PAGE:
Improving Healthcare Quality with User-Centric Patient Portals (New York)

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Summary:

Patient-centered care involves respect for patients’ values and preferences, coordination across care settings, cultural competency, effective communication, and patient education. To achieve patient-centered care, patients need personalized, timely, and understandable medical information. These needs can potentially be supported by electronic patient portals, though common barriers to adoption and effective use include poor usability and portal designs that focus on facilitating organizational goals rather than patients’ goals.

The goal of this project was to learn how to empower patients to assume a central role in the management of their health and healthcare through patient portals. The project team applied mixed-methods to assess patient portals, usage in primary care, and their impact on chronic disease outcomes at three healthcare organizations in New York City.

The specific aims of this project were as follows:

  • To develop a Patient Information Management Needs Framework for health activities. 
  • To validate the Patient Information Management Needs Framework. 
  • To apply the Patient Information Management Needs Framework to improve task-technology fit of consumer technologies. 
  • To evaluate the effect of using a newly launched feature in the patient portal that allows the upload of patient-generated health data. 

The research team conducted the following four research studies to achieve the project aims. First, semi-structured interviews were conducted among patients with multiple chronic conditions. The findings indicated that patients consider it work to track their health data, some patients consider it their provider’s work, and some patients perceive that providers do not trust self-tracked data. Second, a retrospective cohort study of portal use was conducted at a federally qualified health center that embedded context-specific hyperlinks to plain-language patient education materials in its portal to help patients interpret their health records. The links were used by 10 percent of patients. Individuals with Medicaid health coverage were more likely to use the hyperlinks than patients with other types of health coverage. Third, a usability evaluation conducted with patients and their care givers applied a “task-technology fit” framework that helped improve the portal’s fit to patient needs. It found that patients often lack a clear understanding of tasks to manage their personal health information. Finally, a retrospective cohort study was conducted using data from adult ambulatory patients who used the patient-generated health data tool in the patient portal. A subset of patients with chronic disease who uploaded their data to the portal experienced significant decreases in mean hemoglobin A1c and body mass index.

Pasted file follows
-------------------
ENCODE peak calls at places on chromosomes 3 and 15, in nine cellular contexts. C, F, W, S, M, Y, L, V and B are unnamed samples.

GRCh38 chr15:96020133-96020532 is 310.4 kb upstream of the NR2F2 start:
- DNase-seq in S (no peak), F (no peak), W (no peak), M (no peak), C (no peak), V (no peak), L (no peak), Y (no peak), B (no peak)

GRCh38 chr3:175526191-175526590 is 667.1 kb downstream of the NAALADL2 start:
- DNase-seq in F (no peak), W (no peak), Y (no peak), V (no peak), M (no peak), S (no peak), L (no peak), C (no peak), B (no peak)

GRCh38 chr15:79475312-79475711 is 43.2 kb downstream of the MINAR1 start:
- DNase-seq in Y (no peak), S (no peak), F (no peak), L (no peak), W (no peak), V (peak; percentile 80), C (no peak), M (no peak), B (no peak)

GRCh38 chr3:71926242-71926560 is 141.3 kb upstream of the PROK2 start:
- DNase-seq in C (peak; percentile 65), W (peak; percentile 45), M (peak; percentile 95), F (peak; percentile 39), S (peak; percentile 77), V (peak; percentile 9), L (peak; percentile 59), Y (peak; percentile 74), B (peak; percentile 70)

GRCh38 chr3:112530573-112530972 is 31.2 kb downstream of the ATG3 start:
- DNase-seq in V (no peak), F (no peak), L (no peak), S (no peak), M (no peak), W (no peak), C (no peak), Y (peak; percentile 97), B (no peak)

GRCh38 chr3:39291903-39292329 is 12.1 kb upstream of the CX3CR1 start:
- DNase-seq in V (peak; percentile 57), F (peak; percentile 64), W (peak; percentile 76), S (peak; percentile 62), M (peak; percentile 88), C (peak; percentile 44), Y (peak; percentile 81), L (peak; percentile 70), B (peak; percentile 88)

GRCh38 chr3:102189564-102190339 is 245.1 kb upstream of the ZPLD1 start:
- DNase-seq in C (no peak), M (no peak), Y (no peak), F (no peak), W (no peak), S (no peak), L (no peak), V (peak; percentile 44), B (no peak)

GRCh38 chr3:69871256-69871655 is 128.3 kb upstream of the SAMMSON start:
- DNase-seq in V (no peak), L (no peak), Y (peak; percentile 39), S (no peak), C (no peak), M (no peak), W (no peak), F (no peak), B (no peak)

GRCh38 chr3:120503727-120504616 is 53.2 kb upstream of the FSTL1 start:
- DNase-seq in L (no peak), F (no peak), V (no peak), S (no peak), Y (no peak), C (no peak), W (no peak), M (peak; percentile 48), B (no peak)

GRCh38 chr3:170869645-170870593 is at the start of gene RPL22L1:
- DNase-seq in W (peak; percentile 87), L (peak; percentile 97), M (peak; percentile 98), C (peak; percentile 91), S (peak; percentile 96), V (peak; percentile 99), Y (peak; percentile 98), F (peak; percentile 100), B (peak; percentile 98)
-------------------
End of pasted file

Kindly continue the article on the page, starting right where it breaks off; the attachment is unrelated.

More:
The project team published more than 20 peer-reviewed papers on patient information management needs, adoption and impact of novel portal features, human factors analysis, and iterative development of patient portal functions. The findings of these research studies will inform approaches to improve adoption of patient portals.

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Improving healthcare quality with user-centric patient portals - final report

Citation:
Ancker, J. Improving healthcare quality with user-centric patient portals - final report. (Prepared by Weill Medical College of Cornell University under Grant No. K01 HS021531). Rockville, MD: Agency for Healthcare Research and Quality, 2018. (PDF, 290.12 KB)

The findings and conclusions in this document are those of the author(s), who are responsible for its content, and do not necessarily represent the views of AHRQ. No statement in this report should be construed as an official position of AHRQ or of the U.S. Department of Health and Human Services.
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